Flatten into an oval about 10″ long by 8″ wide. With the blunt edge of a knife, crease it just off center, length-wise. Fold the smaller side over the larger side and form it into a slight crescent moon shape.

Bake in preheated oven for about 45 minutes, or up to an hour, depending on thickness. This year I made mine a little thicker than usual and needed the full hour. Turn at 20 minutes. Watch closely after 40 minutes or so and protect it with strips of aluminum foil if it’s getting too brown at the edges. Allow it to cool before dusting it with confectioner’s sugar.

Happy New Year to all!     Janie

 

NOTE: The differences in my recipe from Anna Thomas’s original are:

 - I use light Bacardi rum; she uses brandy (same amount)

- I omit the candied lemon peel and substitute grated peel of 1 lemon

- I use seedless dark raisins instead of currants (same amount)

- I reduce the sugar somewhat (¾ C. is the original amount, but I usually use a well rounded ½ C.)

- I use Bob’s Red Mill almond flour if I have it available because it’s good and it’s easier than grinding blanched almonds

- I usually substitute slightly reduced fat cream cheese

Comments

Emelye's picture
Emelye

Thanks for sharing!

This year I used Peter Reinhart's sourdough pannetone formula for my stollen.  I varied the fruit mix, using dried cherries along with candied lemon and orange peel along with the raisins.  I also laid a roll of marzipan in the crease of the fold.  It took a very long time to proof, for some reason, but the flavor is exceptional.  Better even than what my mom baked when I was a kid (and she was born and raised in Germany).

I think there are as many stollen recipes as there are German families, to be honest, lol!  Happy baking!

sweetbird's picture
sweetbird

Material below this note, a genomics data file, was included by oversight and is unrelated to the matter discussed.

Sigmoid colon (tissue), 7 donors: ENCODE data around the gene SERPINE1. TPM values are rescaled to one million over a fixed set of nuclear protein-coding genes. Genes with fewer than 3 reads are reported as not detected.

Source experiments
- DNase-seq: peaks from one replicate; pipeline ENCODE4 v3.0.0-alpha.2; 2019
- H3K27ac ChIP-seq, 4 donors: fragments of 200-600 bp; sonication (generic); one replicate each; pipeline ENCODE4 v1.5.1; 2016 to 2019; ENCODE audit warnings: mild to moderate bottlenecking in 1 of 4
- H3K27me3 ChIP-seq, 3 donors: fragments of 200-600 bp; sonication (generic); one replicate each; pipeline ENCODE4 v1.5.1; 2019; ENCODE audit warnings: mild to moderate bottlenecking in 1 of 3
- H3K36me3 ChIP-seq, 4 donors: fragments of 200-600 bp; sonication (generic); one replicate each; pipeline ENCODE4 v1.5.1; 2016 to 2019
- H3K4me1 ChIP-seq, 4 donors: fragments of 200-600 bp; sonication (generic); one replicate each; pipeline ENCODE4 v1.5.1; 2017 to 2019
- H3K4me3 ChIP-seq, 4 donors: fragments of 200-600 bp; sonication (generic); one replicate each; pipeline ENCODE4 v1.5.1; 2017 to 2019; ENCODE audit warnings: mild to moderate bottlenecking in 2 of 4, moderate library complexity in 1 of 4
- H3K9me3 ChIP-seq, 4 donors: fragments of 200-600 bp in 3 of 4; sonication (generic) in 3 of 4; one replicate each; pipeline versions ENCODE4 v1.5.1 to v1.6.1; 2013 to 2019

That pannetone sounds fantastic! I have that recipe in BBA but haven't tried it. A few years ago I made a sourdough pannetone from a different recipe and it was one of the most heavenly things I ever tasted. I'll post it one of these days.

Thank you for your kind comments & happy baking to you, too!

-Janie

PiPs's picture
PiPs

Beautiful stollen,

We have just about come to the end of our Christmas eating here ... Stollen are my favourite part of it. I haven't made a baking powder stollen before, but looking through the list of ingredients I think this would be a great one to try. Thanks so much for posting it.

I hope you had a great Christmas and are looking forward to a new year.

Cheers,
Phil 

 

sweetbird's picture
sweetbird

...your Christmas baking looked World Class! It must have been a feast for all the senses. 

I'm looking forward to 2012 and hoping for peace, tolerance and fresh creative discoveries.

All the best,  Janie

susanfnp's picture
susanfnp

How beautiful! "Veggie Ep" is one of my favorite books as well, although I have not made the stollen -- yet :) You've inspired me to try this unyeasted version!

GrapevineTexas's picture
GrapevineTexas

This recipe is going to be bookmarked (cardamom...now we're talkin'), I have several items in my pantry that need 'using-up', what a wonderful way to celebrate the new year.  (I also have a Gibassier on my list of, 'must-do's'.  

So many beautiful recipes, so little time....

;)